Climate impacts and societal resilience in the Mediterranean of the last millennium;
the cases of medieval Byzantium and Ottoman Little Ice Age crisis
We address the possible causal relationships between climatic andsocio-economic change and assess the resilience of the medieval Byzantium and the Little Ice Age Ottoman Empire socio-economic systems in the context of climate change impacts. Our interdisciplinary analysis includes information on the climate and society (textual (documentary), archaeological, environmental, climate and climate model-based evidence) about the nature and extent of climate variability in the Mediterranean. We suggest that climate change was an important contributing factor to the socio-economic changes in medieval Byzantium and the 16th century Ottoman Empire. While the sophisticated and complex Byzantine society was influenced by climatic conditions and displayed a significant degree of resilience, external pressures and tensions within the Byzantine society contributed to an increasing vulnerability in respect of climate impacts. The “Ottoman Little Ice Age crisis” was triggered by multiple environmental and human stresses, positive feedbacks between famine, violence, population displacement and infectious disease which led to population losses between the 1580s and 1630s of more than half in parts of the empire. Our research further emphasises the challenges, opportunities and limitations of linking proxy records, palaeoreconstructions and model simulations to better understand how climate can affect human history.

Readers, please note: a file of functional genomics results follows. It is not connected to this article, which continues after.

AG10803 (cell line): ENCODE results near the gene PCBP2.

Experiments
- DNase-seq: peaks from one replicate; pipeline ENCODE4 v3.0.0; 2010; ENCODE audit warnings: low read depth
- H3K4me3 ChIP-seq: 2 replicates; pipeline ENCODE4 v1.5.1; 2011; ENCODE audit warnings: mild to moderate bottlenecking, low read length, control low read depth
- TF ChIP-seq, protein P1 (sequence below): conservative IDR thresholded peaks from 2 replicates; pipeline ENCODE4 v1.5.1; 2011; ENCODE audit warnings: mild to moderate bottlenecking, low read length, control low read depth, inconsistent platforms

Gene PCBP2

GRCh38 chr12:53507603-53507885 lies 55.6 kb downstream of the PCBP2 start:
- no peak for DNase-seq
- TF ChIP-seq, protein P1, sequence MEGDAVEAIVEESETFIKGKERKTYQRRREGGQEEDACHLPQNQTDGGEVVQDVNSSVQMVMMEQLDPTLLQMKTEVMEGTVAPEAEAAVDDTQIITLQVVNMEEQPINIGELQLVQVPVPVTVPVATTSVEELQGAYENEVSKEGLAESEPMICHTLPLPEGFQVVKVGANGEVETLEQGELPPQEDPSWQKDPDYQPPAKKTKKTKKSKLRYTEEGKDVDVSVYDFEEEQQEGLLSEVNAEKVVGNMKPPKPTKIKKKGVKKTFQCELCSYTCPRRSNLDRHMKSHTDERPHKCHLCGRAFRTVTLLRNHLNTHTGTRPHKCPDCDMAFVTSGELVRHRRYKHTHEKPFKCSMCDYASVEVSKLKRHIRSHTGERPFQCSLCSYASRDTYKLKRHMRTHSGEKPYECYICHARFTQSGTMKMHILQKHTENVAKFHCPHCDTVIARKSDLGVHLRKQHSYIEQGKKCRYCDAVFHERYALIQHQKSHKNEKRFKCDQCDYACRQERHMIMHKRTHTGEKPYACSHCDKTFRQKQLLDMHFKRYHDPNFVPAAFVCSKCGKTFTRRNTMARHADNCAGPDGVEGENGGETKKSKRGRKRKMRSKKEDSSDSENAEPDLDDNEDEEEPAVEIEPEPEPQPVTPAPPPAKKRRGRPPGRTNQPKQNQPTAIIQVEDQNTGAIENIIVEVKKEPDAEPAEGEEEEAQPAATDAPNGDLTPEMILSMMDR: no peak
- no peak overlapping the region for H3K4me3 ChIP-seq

This work presents the advantage of a collaborative approach and fruitful interdisciplinary exchange between natural scientists, archaeologists and historians who attempt i) to unify different research methodologies that address similar problems, in the case of societal and environmental phenomena that no longer exist, ii) to communicate their research results with common narrative structures and iii) to overcome practical issues that hinder communication.